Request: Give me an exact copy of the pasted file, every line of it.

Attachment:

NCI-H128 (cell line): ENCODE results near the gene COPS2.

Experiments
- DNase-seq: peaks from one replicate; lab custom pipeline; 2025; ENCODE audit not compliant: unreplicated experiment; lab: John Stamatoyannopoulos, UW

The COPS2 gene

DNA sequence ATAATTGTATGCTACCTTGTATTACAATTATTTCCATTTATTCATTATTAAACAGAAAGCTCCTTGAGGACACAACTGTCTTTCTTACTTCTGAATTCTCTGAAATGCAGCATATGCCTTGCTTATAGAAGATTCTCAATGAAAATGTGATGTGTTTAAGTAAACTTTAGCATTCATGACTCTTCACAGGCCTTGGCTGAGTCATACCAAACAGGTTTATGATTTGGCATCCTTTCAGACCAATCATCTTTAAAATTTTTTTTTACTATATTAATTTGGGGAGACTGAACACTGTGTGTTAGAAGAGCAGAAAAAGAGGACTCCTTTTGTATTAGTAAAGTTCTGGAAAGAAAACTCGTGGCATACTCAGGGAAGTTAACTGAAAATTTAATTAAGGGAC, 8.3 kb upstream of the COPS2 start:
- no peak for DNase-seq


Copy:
NCI-H128 (cell line): ENCODE results near the gene COPS2.

Experiments
- DNase-seq: peaks from one replicate; lab custom pipeline; 2025; ENCODE audit not compliant: unreplicated experiment; lab: John Stamatoyannopoulos, UW

The COPS2 gene

DNA sequence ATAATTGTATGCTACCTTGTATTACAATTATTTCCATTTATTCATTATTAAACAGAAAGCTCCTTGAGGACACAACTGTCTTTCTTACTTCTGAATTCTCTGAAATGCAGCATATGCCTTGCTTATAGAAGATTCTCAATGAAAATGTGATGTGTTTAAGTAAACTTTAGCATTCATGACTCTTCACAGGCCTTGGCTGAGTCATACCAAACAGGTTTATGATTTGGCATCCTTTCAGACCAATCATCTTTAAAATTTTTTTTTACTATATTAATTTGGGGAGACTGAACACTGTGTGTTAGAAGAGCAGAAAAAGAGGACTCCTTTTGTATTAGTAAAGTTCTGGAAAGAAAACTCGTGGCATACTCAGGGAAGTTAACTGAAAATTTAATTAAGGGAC, 8.3 kb upstream of the COPS2 start:
- no peak for DNase-seq